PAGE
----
Immuno Biotech owner 'conned us all', finance boss tells court

Guernsey's Royal Court
Image caption The trial is being held at Guernsey's Royal Court

The financial controller of a firm which sold an unlicensed blood product said his boss "conned" him into thinking it was legal, a court has heard.

Peter Dawson-Ball, 64, previously of St Martin, Guernsey, denies three charges of money laundering.

He worked for David Noakes, who was jailed for manufacturing, supplying and selling unlicensed blood product GcMAF.

Mr Dawson-Ball had thought its sale was legal, Guernsey's Royal Court heard.

Immuno Biotech sold GcMAF from its Guernsey office, where Mr Dawson-Ball was responsible for the firm's banking, tax, and corporate structure.

He is accused of having "facilitated" Noakes in the management and financial control of the company and its proceeds, made from the sale of GcMAF between January 2016 and February 2017.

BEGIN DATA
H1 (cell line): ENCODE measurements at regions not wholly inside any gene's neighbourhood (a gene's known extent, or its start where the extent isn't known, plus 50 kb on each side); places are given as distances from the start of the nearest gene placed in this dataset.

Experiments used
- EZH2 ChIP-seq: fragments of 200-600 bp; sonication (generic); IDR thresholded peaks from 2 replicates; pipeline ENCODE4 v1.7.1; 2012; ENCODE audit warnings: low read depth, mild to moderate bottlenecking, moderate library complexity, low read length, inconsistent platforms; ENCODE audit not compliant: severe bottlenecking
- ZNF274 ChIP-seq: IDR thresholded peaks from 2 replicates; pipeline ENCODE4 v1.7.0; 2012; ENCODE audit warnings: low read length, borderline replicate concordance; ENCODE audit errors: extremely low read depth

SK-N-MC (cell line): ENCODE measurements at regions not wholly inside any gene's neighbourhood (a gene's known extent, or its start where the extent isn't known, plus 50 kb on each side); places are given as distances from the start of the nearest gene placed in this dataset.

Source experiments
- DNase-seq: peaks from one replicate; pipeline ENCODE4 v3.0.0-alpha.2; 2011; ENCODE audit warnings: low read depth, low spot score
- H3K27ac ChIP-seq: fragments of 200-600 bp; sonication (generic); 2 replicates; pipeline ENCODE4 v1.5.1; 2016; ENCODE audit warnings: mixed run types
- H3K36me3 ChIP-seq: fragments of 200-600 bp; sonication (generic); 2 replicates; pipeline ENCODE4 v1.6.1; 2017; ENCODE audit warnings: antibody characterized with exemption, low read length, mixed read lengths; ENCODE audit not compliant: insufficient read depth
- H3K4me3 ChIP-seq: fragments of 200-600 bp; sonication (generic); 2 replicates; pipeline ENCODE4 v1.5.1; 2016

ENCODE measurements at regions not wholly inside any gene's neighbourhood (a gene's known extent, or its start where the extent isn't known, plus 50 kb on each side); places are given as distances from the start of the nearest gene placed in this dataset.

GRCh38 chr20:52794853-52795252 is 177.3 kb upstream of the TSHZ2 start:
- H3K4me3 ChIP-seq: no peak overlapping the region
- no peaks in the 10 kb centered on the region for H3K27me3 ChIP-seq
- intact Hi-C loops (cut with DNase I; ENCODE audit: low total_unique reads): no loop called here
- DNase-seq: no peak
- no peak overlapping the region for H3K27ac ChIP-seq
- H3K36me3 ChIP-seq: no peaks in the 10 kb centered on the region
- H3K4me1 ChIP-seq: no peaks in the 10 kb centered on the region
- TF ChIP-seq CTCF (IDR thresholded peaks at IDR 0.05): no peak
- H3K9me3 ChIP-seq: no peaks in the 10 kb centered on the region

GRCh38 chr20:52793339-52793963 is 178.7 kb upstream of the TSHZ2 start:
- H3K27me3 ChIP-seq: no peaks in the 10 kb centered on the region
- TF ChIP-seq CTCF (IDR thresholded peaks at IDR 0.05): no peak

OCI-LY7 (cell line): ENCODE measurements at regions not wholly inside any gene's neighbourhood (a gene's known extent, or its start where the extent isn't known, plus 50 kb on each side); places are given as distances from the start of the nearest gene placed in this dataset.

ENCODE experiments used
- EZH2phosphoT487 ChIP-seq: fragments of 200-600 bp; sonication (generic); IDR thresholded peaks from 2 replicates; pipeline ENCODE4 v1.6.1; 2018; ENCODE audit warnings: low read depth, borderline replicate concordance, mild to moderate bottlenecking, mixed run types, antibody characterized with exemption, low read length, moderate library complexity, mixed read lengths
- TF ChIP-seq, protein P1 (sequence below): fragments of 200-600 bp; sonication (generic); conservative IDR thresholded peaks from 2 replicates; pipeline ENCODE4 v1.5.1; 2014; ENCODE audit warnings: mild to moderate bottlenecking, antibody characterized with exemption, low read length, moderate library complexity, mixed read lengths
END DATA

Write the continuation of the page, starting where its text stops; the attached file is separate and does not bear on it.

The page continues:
Under questioning by his defence advocate, Mr Dawson-Ball said he was "a bit stunned" when he learnt of Noakes's arrest on 8 February 2017, but maintained he had faith in his boss at that stage.

'Lied to us'

Mr Dawson-Ball was arrested later the same month, and later charged with money laundering following a raid on Immuno Biotech's St Peter Port offices by health authorities.

He told the court after being released he continued to work to close down the company and was paid more than £15,000 between March and June 2017.

Prosecutors allege these payments from Dutch bank accounts relate to the proceeds of crime, and were knowingly paid by Mr Dawson-Ball into his HSBC account in Guernsey.

Despite multiple staff arrests and raids, he maintained he thought Noakes was producing a legal supplement, but now knows that was not the case.

"I never want to see that man ever again in my life. He lied to us, he conned us," he added

"This wasn't a supplement. It was a medicine and it should have been put through clinical trials and approved properly, and he didn't do that."

Noakes was later jailed for 15 months in November last year after he admitted manufacturing, supplying and selling an unlicensed medicine.

The trial continues.

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